Entering 2018, the 115th year of the First National Bank of Osakis’ existence, it is important to reflect on the vital role locally-owned and managed community banks play in personal finance, economic development, and community leadership for their small communities.
Year after year, we read articles (such as this recent one in the WSJ) narrating the consolidation of the community banking industry. Not wholly different than consolidations in the other sectors of the economy; selling out to larger ownership, operating farther away from its customers, where important decisions to communities are narrowed down to what can be quantified by projections used to excite shareholders, while operating at the margin where consumer trust is often abused.
“Of America’s 1,980 rural counties, 625 don’t have a locally owned community bank—double the number in 1994, federal data show. At least 35 counties have no bank, while about 115 are now served by just one branch.”
Based on the data in the charts below, this consolidation is especially bad for rural communities. Big banks are less interested in making the investments needed to help rural areas thrive, but they want your money. They are less interested in helping you learn the financial skills necessary to avoid their punitive fees, but they want your accounts. They are less accountable with the tremendously important personal data you entrust them with, but they want your relationship.
Additionally, our locally-owned and managed community banks face pressure from Credit Unions entering areas of business they have no historical experience in (Agriculture, Commercial, Small Business), serving populations with no common bond other than the air they breathe, and doing it with tax advantages that Banks don’t receive. All while the wealth from those communities is sent off to corporate headquarters.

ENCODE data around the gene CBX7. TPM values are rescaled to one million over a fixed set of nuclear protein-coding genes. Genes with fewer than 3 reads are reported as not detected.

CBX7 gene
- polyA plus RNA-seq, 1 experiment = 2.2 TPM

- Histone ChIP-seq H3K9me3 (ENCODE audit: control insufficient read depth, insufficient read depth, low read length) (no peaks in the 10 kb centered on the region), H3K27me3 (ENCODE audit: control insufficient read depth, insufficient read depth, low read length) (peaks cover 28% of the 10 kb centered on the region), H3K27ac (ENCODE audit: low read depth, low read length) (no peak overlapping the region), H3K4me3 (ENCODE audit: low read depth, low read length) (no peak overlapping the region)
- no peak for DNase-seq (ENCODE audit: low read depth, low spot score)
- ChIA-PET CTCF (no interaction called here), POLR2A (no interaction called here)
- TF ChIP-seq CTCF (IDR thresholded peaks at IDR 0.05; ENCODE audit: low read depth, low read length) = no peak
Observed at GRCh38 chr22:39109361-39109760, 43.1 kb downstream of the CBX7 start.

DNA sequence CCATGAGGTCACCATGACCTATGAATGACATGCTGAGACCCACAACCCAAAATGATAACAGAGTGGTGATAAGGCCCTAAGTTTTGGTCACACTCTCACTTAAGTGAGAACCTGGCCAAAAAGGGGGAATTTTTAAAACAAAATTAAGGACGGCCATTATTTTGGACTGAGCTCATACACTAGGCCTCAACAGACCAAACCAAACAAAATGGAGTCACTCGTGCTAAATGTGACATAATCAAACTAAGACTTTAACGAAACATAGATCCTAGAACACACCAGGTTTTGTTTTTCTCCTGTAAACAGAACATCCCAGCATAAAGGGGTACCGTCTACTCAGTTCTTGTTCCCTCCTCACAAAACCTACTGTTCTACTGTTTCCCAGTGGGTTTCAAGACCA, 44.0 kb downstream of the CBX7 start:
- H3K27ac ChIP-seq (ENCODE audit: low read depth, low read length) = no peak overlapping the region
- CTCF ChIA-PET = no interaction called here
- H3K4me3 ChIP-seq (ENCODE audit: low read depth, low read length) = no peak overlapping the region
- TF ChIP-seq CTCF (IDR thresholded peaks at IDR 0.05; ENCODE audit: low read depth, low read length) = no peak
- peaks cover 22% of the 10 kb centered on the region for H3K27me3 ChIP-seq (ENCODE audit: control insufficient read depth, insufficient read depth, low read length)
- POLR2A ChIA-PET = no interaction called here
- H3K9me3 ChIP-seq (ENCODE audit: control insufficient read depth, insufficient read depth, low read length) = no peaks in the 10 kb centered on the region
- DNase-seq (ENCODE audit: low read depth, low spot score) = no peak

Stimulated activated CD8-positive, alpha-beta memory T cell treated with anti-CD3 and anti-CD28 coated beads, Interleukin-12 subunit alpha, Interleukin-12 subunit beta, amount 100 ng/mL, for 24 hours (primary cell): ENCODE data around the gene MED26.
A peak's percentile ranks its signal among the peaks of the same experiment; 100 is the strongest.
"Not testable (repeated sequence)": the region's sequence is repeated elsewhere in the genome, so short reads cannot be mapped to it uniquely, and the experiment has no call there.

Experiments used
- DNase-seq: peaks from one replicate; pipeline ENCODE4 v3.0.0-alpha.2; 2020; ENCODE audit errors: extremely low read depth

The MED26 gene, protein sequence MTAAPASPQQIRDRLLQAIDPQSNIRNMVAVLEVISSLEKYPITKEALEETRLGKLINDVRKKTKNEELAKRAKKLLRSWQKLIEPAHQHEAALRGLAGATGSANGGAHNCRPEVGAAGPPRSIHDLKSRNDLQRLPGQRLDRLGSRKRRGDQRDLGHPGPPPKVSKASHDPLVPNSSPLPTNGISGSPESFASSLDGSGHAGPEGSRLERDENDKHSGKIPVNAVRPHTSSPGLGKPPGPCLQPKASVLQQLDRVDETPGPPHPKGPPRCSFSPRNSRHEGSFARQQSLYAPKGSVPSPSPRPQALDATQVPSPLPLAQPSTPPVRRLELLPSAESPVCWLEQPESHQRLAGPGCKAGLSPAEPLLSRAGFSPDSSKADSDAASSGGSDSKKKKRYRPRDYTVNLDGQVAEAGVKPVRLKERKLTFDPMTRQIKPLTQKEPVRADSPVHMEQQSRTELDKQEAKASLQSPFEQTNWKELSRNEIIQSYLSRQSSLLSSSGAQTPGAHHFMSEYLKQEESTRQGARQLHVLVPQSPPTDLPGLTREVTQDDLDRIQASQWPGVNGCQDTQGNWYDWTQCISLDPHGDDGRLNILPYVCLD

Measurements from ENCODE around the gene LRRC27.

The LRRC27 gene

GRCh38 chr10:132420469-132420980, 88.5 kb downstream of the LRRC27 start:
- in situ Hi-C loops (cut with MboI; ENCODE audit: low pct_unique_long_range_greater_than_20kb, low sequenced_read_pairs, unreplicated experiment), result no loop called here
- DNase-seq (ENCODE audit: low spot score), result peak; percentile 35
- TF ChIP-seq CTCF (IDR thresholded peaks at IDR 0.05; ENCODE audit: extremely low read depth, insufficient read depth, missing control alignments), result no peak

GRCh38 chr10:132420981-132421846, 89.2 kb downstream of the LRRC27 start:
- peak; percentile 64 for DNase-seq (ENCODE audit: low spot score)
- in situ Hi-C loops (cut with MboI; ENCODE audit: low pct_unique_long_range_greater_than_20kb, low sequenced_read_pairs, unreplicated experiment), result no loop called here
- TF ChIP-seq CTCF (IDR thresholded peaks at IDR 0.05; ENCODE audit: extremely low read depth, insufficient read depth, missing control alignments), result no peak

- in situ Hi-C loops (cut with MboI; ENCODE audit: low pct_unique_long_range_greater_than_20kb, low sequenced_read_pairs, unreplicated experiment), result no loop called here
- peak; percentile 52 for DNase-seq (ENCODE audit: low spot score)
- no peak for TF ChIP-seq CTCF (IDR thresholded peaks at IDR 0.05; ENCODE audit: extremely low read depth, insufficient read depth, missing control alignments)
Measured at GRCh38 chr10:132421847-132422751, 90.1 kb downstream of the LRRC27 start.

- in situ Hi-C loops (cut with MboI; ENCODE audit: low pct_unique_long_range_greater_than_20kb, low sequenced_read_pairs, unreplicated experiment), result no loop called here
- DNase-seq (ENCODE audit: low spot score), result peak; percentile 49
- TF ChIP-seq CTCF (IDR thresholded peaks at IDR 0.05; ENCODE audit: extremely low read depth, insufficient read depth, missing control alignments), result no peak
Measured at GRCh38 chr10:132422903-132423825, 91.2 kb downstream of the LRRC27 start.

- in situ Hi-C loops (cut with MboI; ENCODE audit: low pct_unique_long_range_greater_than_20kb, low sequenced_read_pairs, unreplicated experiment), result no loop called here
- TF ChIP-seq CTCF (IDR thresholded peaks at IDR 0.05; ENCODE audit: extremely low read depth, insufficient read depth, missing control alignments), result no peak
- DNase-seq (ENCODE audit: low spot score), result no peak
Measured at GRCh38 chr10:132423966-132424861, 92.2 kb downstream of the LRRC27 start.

Is this good for customers? Maybe the same way buying a dozen eggs for 10 cents cheaper from Wal-Mart is. Potentially a win at the check-out line, but a loss for the all the other areas that contribute to personal and community wealth.
Fortunately, all trends can change. Where you invest your money matters. At the First National Bank of Osakis we are committed to earning your trust and your business through investing in you. Whether that’s with our emphasis in the personal financial education our children need to be learning, the support our community needs to thrive, or in products that provide convenience you can trust that is backed by people you know.
If you aren’t banking local, ask yourself “why don’t I bank with a locally-owned and managed community bank.” We would be happy to hear the answers to that question, have an opportunity to show you what we have to offer, and discuss our future plans for products our customers want and need.
In 2018, we will continue to show our customers that they can, and should, expect more from their Bank. And if they do, it can make all the difference in the community they live, grew up in, or just enjoy spending time.
Investing in You,
CEO/President, FNB Osakis